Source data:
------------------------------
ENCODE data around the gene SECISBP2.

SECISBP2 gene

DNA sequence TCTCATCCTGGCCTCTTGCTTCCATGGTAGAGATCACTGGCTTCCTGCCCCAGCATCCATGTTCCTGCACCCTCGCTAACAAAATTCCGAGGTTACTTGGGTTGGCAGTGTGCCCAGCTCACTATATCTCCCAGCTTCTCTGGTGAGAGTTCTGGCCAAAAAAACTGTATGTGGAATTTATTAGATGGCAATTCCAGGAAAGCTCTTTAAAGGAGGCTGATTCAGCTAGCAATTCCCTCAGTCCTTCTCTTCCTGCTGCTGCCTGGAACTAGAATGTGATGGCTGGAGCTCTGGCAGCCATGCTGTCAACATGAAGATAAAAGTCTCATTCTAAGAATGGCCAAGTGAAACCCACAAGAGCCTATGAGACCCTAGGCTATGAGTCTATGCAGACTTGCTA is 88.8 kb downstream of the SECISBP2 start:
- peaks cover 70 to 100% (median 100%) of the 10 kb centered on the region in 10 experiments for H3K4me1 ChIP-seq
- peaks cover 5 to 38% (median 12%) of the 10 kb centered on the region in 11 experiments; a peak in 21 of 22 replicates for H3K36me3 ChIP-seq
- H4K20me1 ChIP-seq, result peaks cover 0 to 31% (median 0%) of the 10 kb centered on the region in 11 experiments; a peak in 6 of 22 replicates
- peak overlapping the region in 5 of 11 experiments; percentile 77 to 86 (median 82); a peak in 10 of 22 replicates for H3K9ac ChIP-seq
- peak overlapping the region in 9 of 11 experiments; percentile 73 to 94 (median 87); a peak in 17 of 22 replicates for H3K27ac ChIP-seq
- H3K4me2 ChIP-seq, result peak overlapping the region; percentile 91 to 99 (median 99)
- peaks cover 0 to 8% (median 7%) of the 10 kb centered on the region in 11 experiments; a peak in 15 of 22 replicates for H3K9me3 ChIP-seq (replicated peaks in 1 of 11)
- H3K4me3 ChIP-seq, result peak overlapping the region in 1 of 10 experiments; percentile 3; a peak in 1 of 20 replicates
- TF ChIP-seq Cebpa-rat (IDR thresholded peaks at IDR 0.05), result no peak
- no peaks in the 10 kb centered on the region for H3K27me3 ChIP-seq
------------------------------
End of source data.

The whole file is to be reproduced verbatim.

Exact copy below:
ENCODE data around the gene SECISBP2.

SECISBP2 gene

DNA sequence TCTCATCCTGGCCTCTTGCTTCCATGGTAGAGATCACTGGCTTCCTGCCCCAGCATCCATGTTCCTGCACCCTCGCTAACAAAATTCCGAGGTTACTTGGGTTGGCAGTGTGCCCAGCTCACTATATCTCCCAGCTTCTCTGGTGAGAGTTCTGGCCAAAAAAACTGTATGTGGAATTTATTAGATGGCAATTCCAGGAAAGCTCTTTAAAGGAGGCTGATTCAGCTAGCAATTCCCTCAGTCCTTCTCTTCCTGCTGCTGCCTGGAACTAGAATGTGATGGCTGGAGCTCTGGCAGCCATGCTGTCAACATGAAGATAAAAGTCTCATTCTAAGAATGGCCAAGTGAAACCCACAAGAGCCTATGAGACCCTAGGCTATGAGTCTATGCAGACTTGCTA is 88.8 kb downstream of the SECISBP2 start:
- peaks cover 70 to 100% (median 100%) of the 10 kb centered on the region in 10 experiments for H3K4me1 ChIP-seq
- peaks cover 5 to 38% (median 12%) of the 10 kb centered on the region in 11 experiments; a peak in 21 of 22 replicates for H3K36me3 ChIP-seq
- H4K20me1 ChIP-seq, result peaks cover 0 to 31% (median 0%) of the 10 kb centered on the region in 11 experiments; a peak in 6 of 22 replicates
- peak overlapping the region in 5 of 11 experiments; percentile 77 to 86 (median 82); a peak in 10 of 22 replicates for H3K9ac ChIP-seq
- peak overlapping the region in 9 of 11 experiments; percentile 73 to 94 (median 87); a peak in 17 of 22 replicates for H3K27ac ChIP-seq
- H3K4me2 ChIP-seq, result peak overlapping the region; percentile 91 to 99 (median 99)
- peaks cover 0 to 8% (median 7%) of the 10 kb centered on the region in 11 experiments; a peak in 15 of 22 replicates for H3K9me3 ChIP-seq (replicated peaks in 1 of 11)
- H3K4me3 ChIP-seq, result peak overlapping the region in 1 of 10 experiments; percentile 3; a peak in 1 of 20 replicates
- TF ChIP-seq Cebpa-rat (IDR thresholded peaks at IDR 0.05), result no peak
- no peaks in the 10 kb centered on the region for H3K27me3 ChIP-seq